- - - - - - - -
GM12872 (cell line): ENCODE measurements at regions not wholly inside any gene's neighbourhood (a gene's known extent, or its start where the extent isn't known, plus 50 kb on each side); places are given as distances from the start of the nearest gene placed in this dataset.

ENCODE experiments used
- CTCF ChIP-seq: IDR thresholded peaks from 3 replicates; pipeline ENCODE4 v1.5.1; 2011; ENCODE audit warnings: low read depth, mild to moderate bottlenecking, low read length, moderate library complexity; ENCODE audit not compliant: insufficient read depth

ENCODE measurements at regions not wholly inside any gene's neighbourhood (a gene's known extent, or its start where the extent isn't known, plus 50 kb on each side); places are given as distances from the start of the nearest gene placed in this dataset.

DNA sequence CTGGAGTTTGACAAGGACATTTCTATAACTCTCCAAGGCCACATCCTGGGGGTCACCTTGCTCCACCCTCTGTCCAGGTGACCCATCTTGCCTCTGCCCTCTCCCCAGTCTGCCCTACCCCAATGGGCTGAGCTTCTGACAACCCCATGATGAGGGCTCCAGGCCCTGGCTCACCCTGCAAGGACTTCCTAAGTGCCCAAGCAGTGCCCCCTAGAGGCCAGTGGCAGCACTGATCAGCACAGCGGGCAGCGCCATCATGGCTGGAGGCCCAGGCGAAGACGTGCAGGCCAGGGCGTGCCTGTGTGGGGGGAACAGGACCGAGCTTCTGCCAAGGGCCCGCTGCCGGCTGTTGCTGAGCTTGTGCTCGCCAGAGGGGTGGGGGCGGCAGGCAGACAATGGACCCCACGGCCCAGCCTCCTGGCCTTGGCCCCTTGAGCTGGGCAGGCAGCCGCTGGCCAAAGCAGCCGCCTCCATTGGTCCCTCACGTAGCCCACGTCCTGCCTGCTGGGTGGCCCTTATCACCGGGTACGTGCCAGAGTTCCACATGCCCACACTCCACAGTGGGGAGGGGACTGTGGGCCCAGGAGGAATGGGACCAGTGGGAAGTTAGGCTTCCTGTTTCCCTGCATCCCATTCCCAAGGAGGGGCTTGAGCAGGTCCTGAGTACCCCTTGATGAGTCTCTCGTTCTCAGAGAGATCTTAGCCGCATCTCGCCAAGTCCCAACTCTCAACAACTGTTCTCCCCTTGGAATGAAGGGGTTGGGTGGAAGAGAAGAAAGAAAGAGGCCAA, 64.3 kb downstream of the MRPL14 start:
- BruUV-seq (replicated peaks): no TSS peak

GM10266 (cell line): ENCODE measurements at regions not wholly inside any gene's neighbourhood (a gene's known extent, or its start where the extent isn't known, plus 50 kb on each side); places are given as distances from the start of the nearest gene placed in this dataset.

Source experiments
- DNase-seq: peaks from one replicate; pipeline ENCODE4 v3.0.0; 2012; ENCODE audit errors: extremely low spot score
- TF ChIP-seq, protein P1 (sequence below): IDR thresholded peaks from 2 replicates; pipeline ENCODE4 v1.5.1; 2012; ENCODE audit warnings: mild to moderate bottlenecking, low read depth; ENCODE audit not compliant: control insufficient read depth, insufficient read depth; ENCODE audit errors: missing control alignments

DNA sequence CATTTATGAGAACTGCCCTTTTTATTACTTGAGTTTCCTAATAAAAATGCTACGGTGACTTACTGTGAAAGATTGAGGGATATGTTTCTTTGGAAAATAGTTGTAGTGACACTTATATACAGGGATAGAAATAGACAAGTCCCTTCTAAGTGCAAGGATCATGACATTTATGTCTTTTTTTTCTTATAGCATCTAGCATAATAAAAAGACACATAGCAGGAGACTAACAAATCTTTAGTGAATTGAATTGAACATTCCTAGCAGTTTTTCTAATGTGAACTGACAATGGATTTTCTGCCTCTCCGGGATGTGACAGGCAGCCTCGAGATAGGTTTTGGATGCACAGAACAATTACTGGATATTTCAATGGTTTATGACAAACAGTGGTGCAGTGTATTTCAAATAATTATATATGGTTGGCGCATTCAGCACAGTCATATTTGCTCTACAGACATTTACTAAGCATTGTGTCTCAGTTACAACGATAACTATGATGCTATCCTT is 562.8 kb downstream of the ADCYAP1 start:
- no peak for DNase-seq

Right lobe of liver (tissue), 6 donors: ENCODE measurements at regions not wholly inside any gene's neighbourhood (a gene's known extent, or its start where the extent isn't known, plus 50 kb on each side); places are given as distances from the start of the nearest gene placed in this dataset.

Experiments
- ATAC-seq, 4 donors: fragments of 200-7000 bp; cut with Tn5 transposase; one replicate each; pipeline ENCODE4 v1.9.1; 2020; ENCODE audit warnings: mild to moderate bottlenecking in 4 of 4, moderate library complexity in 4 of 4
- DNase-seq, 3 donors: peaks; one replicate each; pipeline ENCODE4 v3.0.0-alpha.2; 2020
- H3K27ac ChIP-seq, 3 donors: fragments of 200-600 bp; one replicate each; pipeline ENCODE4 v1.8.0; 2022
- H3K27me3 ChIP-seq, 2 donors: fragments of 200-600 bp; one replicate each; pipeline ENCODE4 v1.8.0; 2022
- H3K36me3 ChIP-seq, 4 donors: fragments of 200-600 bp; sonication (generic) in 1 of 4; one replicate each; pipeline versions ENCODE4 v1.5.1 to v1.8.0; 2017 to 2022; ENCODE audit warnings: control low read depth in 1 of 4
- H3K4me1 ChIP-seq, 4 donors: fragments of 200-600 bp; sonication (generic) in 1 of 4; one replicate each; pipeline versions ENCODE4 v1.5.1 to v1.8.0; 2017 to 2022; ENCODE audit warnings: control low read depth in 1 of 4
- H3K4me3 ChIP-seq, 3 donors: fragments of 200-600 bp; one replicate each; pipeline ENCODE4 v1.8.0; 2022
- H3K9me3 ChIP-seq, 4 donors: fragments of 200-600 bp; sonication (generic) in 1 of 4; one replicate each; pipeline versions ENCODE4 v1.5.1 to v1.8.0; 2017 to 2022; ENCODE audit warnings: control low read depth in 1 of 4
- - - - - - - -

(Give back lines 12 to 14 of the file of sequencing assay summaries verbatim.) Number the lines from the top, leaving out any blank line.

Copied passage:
- no peak for DNase-seq

Right lobe of liver (tissue), 6 donors: ENCODE measurements at regions not wholly inside any gene's neighbourhood (a gene's known extent, or its start where the extent isn't known, plus 50 kb on each side); places are given as distances from the start of the nearest gene placed in this dataset.

Experiments